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Elected officials blast NYCHA general manager Vito Mustaciuolo’s allegedly toxic behavior after Daily News expose

2019-08-29

General Manager of NYCHA Vito Mustaciuolo (Anthony DelMundo/New York Daily News)

Elected officials on Wednesday called for an investigation into NYCHA general manager Vito Mustaciuolo after some former and ex-staffers accused him of creating a toxic workplace for women.

Mustaciuolo cultivated a uncomfortable work environment that’s helped drive away high-level staffers, according to current and former NYCHA employees who told Daily News that he belittles, berates and bullies women working for the authority.

Mayor de Blasio’s office said Wednesday that the city has already begun an investigation into the allegations of abuse and mistreatment against women outlined in The News’ expose.

“Someone who behaves this way has no business in leadership or government. If true, he must be IMMEDIATELY fired,” U.S. Congresswoman Carolyn Maloney (D - N.Y.) tweeted, linking to one incident described by The News where Mustaciuolo allegedly mocked public housing tenants by suggesting those with a horrifying rat infestation were “dirty.”

“I could say the tenants were dirty if I were black, but I can’t,” he had said, according to a former NYCHA employee present for the remark.

Current and former employees said Mustaciuolo expects “deferential” treatment. Some said they were told by NYCHA officials that he was too important to the agency to discipline and that they needed to keep him happy.

“The reported allegations against NYCHA General Manager Vito Mustaciuolo are inexcusable, and what is even more abhorrent is the apparent compliance of senior staff in enabling this kind of behavior. Not only do Mustaciuolo’s alleged actions create an unsafe and unhealthy work environment for women and other employees, it impedes the work of NYCHA at a time when it is so desperately in need of compassionate, intentional leadership to support its tenants,” Alessandra Biaggi (D-Bronx/Westchester) said in a statement Wednesday. “I am holding Mayor Bill de Blasio to his word, and call for a thorough investigation into the allegations immediately.”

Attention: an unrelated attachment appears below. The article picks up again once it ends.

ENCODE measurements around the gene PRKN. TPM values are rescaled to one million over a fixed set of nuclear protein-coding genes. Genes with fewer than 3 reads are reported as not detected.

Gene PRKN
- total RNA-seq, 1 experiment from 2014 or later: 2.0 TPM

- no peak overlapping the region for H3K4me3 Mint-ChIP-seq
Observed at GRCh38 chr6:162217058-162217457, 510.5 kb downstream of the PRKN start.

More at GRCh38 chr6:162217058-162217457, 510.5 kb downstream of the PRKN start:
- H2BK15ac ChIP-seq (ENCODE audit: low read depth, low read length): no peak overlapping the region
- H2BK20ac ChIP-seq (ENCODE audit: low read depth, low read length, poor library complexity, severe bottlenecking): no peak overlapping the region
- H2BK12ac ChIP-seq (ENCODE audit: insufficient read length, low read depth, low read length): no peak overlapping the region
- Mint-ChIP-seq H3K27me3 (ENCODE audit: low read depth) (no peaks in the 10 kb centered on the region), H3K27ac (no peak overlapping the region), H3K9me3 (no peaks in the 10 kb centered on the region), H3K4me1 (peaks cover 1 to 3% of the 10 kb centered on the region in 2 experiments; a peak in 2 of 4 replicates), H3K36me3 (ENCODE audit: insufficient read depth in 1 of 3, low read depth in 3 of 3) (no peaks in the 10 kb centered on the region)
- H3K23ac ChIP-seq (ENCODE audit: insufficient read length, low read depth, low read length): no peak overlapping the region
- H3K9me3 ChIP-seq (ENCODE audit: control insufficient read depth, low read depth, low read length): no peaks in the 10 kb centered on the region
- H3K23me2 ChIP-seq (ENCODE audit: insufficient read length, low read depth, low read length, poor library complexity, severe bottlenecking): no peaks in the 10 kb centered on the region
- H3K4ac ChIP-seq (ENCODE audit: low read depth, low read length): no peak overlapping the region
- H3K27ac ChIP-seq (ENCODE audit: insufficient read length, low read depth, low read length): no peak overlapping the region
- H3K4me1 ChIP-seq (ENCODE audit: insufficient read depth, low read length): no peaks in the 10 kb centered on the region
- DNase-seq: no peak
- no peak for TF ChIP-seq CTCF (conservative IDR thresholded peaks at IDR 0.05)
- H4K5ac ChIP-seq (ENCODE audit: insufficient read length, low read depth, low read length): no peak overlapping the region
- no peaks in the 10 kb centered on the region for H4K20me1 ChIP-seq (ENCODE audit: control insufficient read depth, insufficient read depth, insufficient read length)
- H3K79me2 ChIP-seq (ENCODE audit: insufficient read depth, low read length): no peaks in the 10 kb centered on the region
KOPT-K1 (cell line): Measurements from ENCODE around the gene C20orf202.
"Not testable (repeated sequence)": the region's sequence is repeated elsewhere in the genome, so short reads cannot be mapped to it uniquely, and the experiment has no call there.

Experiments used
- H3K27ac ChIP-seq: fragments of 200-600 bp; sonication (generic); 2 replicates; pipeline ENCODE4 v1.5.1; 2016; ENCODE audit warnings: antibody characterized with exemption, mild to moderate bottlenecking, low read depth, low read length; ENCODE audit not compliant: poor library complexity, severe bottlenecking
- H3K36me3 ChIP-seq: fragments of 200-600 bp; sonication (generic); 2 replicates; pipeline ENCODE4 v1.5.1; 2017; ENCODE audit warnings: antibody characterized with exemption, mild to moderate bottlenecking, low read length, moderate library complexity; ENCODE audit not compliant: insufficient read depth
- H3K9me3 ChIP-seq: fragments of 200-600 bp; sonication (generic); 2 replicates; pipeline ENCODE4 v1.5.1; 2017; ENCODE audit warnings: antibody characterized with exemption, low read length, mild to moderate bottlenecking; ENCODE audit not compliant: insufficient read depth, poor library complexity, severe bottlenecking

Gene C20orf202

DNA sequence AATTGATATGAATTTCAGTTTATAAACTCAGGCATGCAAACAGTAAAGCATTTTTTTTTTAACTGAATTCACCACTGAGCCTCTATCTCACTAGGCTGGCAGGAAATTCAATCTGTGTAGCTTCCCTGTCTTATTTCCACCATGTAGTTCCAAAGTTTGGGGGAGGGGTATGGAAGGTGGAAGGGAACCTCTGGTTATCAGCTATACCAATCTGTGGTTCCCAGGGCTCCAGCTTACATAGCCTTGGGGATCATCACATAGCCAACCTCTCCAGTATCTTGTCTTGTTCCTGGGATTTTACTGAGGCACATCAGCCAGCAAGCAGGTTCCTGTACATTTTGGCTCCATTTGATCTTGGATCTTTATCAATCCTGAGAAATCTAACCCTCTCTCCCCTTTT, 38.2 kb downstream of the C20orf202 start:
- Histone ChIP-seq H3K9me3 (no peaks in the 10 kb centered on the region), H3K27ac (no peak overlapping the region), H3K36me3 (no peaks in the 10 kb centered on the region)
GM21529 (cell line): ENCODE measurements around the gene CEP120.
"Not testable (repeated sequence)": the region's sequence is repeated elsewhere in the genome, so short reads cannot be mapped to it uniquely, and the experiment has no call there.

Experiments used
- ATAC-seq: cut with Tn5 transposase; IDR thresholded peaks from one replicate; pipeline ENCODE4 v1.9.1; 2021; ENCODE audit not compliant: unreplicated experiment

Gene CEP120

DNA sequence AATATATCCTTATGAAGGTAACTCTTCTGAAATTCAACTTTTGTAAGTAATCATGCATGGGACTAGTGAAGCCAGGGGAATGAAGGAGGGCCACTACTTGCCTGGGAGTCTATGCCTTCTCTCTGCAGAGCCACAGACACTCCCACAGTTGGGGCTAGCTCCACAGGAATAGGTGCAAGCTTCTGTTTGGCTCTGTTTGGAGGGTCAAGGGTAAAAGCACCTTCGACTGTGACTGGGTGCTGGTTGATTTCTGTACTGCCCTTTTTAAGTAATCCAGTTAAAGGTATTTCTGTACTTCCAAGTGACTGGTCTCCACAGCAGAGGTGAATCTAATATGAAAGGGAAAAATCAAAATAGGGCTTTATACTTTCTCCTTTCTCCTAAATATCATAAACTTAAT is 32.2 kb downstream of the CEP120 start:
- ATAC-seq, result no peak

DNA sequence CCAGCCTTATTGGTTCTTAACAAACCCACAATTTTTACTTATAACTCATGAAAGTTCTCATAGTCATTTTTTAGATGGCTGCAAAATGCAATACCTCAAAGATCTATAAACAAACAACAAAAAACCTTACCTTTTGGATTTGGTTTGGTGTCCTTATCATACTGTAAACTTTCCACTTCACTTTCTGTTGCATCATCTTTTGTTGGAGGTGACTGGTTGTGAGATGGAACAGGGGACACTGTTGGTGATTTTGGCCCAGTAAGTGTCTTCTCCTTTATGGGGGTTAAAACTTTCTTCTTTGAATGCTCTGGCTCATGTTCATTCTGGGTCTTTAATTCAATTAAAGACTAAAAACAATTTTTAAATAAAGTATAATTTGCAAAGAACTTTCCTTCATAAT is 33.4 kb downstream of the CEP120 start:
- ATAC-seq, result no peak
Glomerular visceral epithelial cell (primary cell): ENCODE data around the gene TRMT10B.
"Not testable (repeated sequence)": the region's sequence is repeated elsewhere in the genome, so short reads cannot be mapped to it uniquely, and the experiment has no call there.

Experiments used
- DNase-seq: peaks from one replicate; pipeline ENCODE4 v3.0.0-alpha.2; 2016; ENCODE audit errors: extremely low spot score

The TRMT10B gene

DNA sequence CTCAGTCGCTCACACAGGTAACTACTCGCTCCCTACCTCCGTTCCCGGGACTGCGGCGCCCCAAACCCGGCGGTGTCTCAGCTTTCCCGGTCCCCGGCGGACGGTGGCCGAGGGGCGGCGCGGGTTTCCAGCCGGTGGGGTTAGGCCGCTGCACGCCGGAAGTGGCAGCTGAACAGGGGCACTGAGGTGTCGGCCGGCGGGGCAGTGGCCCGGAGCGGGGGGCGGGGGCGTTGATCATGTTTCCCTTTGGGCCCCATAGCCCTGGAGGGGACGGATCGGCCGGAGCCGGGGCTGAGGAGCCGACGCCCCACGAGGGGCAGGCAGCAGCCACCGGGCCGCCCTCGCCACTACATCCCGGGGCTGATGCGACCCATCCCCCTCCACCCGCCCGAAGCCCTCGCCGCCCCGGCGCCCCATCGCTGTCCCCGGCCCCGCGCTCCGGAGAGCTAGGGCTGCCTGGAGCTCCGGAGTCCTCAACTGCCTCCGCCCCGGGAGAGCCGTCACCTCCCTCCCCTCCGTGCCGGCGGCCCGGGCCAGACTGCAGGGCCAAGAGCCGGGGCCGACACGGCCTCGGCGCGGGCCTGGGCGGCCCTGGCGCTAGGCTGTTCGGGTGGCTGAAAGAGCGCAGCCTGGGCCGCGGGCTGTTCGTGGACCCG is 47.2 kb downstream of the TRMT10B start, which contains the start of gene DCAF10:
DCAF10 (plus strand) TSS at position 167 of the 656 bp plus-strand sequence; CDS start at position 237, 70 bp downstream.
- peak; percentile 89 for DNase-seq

At least 18 high-level authority staffers – 14 of them women – have quit or been forced out since de Blasio made Mustaciuolo NYCHA’s general manager in 2018.

Current and former NYCHA staffers say that Mustaciuolo’s often unprofessional management style is at least partially to blame. They say he screams and swears at women at the authority without provocation, and once wondered aloud if a subordinate had a boyfriend during an official meeting.

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None of the former NYCHA staffers who spoke to The News filed lawsuits, Equal Employment Opportunity or human rights complaints against Mustaciuolo. They said they feared retribution and leaving NYCHA was simply easier.

City Council Speaker Corey Johnson said the allegations are “troubling.”

“All City of New York employees deserve to be treated with respect and dignity," Johnson (D-Manhattan) said. "A full investigation is warranted.”

Comptroller Scott Stringer said: “These allegations are absolutely unacceptable and must be thoroughly investigated. If they’re found to be true, he must be held accountable.”